Beyond improving my kids vocabulary and brain power, telling stories builds a special bond. I’d bet big money that dad’s stories are going to be something that my sons remember for a long time, and if I’m lucky, they’ll continue the tradition.
But I don’t have the mental capacity to come up with lots of stories!
Hang on there, pardner. No one said you have to come up with stories from scratch.
First, start off with Aesop’s fables, Grimm’s Fairy Tales, Hans Christian Andersen, and the like. If you don’t know those by heart, shame on you. Seriously – these are awesome and you’ve missed out. The good news is these awesome classics are all available as free e-books.
After you’ve done all of the classics and gotten comfortable, start using your creativity. It’s in your DNA: long before the printed word, our species sat around the campfire and told stories. Channel your inner caveman or woman and just get started.
I’ve probably now told several thousand stories. They aren’t all high art, but I play to the audience – I know what they like, and my formula delivers the goods. I push the limits of their vocabulary, weave in a little morality here and there, and do everything possible to excite their imaginations.
See below for the great advice from kidsandcars.org, but remember that storytelling can be an incredibly powerful tool as well and has those brain boosting powers to boot. There\’s no reason not to take a “both/and” approach and just do them all.
And please let me know in the comments if you have special tricks to remember your kid when driving around. Or want to hear my secret formula for stories for young boys. Or want me to tell you a story.
Safety Tips from KidsandCars.org
- Never leave children alone in or around cars; not even for a minute.
- Put something you\’ll need like your cell phone, handbag, employee ID or brief case, etc., on the floorboard in the back seat underneath the child\’s car seat.
- Get in the habit of always opening the back door of your vehicle every time you reach your destination to make sure no child has been left behind. This will soon become a habit. We call this the \”Look Before You Lock\” campaign.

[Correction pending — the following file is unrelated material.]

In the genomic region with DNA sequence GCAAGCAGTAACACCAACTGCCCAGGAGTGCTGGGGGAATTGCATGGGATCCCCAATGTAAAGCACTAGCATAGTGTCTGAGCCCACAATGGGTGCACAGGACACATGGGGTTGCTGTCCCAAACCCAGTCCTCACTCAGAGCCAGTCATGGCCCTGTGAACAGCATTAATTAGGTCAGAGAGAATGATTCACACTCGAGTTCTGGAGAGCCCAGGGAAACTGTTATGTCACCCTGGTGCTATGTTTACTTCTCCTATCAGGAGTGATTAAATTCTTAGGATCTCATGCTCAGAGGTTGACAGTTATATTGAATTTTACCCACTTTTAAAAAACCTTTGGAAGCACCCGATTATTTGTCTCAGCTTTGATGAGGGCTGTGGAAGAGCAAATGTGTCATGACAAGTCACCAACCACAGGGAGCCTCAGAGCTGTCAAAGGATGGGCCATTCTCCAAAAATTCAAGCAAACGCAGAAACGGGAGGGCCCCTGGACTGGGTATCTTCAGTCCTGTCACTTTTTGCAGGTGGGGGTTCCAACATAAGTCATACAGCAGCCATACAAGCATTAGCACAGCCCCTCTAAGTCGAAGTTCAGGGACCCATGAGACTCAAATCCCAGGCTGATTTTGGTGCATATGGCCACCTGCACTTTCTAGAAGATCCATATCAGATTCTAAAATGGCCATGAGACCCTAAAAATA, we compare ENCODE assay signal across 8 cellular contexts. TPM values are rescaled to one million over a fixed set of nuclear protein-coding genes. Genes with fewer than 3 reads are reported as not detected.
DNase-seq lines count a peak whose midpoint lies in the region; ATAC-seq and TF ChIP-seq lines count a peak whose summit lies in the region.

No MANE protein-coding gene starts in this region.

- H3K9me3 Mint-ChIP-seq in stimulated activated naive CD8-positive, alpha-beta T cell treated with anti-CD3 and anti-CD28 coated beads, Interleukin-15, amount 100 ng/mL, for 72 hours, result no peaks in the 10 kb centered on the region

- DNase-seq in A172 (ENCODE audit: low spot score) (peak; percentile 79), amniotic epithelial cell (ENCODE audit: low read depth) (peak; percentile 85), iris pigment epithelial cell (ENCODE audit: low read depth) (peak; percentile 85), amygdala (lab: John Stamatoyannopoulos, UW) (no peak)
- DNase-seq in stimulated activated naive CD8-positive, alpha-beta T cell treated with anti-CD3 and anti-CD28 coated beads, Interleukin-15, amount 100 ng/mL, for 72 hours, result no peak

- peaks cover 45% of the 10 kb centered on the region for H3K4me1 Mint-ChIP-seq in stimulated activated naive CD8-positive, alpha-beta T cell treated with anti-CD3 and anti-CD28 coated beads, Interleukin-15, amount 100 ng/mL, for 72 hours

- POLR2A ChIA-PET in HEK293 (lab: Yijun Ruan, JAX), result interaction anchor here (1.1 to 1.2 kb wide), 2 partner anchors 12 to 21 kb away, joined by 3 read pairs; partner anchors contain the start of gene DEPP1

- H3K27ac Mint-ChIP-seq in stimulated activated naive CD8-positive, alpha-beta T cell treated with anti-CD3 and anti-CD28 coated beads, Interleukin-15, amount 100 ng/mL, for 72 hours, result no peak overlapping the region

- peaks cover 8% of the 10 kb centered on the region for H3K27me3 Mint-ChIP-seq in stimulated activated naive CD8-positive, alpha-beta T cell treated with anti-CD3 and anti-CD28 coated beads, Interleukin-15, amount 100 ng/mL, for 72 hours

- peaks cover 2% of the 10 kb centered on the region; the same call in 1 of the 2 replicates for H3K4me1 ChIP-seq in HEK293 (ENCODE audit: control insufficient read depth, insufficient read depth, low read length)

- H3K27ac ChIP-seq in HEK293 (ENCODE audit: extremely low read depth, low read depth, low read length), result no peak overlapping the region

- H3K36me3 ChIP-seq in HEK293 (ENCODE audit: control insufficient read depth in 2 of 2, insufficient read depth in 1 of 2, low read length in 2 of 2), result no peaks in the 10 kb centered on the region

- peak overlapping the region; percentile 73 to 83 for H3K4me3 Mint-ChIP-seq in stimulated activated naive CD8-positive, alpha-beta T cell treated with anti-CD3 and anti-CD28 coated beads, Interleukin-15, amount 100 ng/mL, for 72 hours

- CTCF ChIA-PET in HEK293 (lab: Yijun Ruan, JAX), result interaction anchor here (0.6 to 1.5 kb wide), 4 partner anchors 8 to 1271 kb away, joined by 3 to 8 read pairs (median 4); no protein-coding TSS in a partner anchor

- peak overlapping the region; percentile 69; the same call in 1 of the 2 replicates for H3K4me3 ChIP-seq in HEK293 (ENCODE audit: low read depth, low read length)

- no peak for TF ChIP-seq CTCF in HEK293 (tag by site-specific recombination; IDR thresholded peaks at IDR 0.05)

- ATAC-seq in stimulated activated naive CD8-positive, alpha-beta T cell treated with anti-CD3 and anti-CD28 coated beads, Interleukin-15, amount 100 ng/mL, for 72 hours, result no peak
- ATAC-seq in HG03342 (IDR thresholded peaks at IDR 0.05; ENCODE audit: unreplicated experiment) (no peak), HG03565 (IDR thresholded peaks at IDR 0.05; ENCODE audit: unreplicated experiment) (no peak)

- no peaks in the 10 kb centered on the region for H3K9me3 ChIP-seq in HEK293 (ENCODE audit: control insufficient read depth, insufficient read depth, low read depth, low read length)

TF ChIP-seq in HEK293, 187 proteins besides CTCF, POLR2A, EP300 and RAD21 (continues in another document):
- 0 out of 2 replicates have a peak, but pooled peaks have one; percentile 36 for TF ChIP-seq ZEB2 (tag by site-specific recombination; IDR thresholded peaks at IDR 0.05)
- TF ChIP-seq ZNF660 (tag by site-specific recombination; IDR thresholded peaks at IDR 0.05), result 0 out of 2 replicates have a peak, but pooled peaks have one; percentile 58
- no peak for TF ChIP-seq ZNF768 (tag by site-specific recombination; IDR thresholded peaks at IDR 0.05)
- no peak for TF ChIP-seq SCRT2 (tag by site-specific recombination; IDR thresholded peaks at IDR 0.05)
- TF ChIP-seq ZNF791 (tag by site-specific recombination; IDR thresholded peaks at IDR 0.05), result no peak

- Keep a large stuffed animal in the child\’s car seat when it\’s not occupied. When the child is placed in the seat, put the stuffed animal in the front passenger seat. It\’s a visual reminder that anytime the stuffed animal is up front you know the child is in the back seat in a child safety seat.
- Make arrangements with your child\’s day care center or babysitter that you will always call if your child will not be there on a particular day as scheduled.
- Make sure all child passengers have left the vehicle after it is parked.
- Keep vehicles locked at all times; even in the garage or driveway.
- Keys and/or remote openers should never be left within reach of children.
- When a child is missing, check vehicles and car trunks immediately.
- If you see a child alone in a vehicle, get involved. If they are hot or seem sick, get them out as quickly as possible. Call 911 or your local emergency number immediately.
- Be especially careful about keeping children safe in and around cars during busy times, schedule changes and periods of crisis or holidays.
- Use drive-thru services when available. (restaurants, banks, pharmacies, dry cleaners, etc.)
- Use your debit or credit card to pay for gas at the pump.